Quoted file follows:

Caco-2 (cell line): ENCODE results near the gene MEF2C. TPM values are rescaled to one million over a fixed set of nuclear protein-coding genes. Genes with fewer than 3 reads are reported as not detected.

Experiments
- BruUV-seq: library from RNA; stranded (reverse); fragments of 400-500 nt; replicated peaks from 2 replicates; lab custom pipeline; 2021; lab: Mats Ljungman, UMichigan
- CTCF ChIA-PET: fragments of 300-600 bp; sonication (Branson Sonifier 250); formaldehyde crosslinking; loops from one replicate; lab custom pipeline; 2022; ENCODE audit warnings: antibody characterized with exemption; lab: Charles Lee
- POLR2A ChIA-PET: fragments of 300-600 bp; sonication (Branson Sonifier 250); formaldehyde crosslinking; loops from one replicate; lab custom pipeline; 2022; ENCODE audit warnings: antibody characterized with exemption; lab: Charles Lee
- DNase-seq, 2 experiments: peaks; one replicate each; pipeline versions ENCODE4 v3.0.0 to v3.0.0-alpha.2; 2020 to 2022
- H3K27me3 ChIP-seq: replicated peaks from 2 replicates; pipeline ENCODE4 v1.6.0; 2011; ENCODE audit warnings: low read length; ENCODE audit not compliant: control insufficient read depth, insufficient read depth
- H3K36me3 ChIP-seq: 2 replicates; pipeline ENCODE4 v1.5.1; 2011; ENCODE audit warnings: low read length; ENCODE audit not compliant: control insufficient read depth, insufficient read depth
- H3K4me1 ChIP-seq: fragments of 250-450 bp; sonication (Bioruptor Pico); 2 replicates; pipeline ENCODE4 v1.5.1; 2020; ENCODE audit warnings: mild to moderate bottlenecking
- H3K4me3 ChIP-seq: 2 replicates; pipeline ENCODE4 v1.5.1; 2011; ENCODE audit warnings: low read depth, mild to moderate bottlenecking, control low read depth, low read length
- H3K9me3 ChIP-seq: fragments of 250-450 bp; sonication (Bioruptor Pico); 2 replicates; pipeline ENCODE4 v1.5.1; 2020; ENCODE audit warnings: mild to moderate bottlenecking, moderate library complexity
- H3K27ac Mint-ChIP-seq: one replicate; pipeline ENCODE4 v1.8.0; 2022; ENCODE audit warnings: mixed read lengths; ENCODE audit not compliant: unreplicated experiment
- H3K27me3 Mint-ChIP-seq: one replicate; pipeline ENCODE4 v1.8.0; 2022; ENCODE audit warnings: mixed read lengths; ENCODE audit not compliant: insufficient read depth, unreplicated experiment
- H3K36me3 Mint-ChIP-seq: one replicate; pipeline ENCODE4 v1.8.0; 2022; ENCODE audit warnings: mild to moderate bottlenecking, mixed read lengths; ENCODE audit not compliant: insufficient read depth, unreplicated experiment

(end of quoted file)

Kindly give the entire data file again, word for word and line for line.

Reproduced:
Caco-2 (cell line): ENCODE results near the gene MEF2C. TPM values are rescaled to one million over a fixed set of nuclear protein-coding genes. Genes with fewer than 3 reads are reported as not detected.

Experiments
- BruUV-seq: library from RNA; stranded (reverse); fragments of 400-500 nt; replicated peaks from 2 replicates; lab custom pipeline; 2021; lab: Mats Ljungman, UMichigan
- CTCF ChIA-PET: fragments of 300-600 bp; sonication (Branson Sonifier 250); formaldehyde crosslinking; loops from one replicate; lab custom pipeline; 2022; ENCODE audit warnings: antibody characterized with exemption; lab: Charles Lee
- POLR2A ChIA-PET: fragments of 300-600 bp; sonication (Branson Sonifier 250); formaldehyde crosslinking; loops from one replicate; lab custom pipeline; 2022; ENCODE audit warnings: antibody characterized with exemption; lab: Charles Lee
- DNase-seq, 2 experiments: peaks; one replicate each; pipeline versions ENCODE4 v3.0.0 to v3.0.0-alpha.2; 2020 to 2022
- H3K27me3 ChIP-seq: replicated peaks from 2 replicates; pipeline ENCODE4 v1.6.0; 2011; ENCODE audit warnings: low read length; ENCODE audit not compliant: control insufficient read depth, insufficient read depth
- H3K36me3 ChIP-seq: 2 replicates; pipeline ENCODE4 v1.5.1; 2011; ENCODE audit warnings: low read length; ENCODE audit not compliant: control insufficient read depth, insufficient read depth
- H3K4me1 ChIP-seq: fragments of 250-450 bp; sonication (Bioruptor Pico); 2 replicates; pipeline ENCODE4 v1.5.1; 2020; ENCODE audit warnings: mild to moderate bottlenecking
- H3K4me3 ChIP-seq: 2 replicates; pipeline ENCODE4 v1.5.1; 2011; ENCODE audit warnings: low read depth, mild to moderate bottlenecking, control low read depth, low read length
- H3K9me3 ChIP-seq: fragments of 250-450 bp; sonication (Bioruptor Pico); 2 replicates; pipeline ENCODE4 v1.5.1; 2020; ENCODE audit warnings: mild to moderate bottlenecking, moderate library complexity
- H3K27ac Mint-ChIP-seq: one replicate; pipeline ENCODE4 v1.8.0; 2022; ENCODE audit warnings: mixed read lengths; ENCODE audit not compliant: unreplicated experiment
- H3K27me3 Mint-ChIP-seq: one replicate; pipeline ENCODE4 v1.8.0; 2022; ENCODE audit warnings: mixed read lengths; ENCODE audit not compliant: insufficient read depth, unreplicated experiment
- H3K36me3 Mint-ChIP-seq: one replicate; pipeline ENCODE4 v1.8.0; 2022; ENCODE audit warnings: mild to moderate bottlenecking, mixed read lengths; ENCODE audit not compliant: insufficient read depth, unreplicated experiment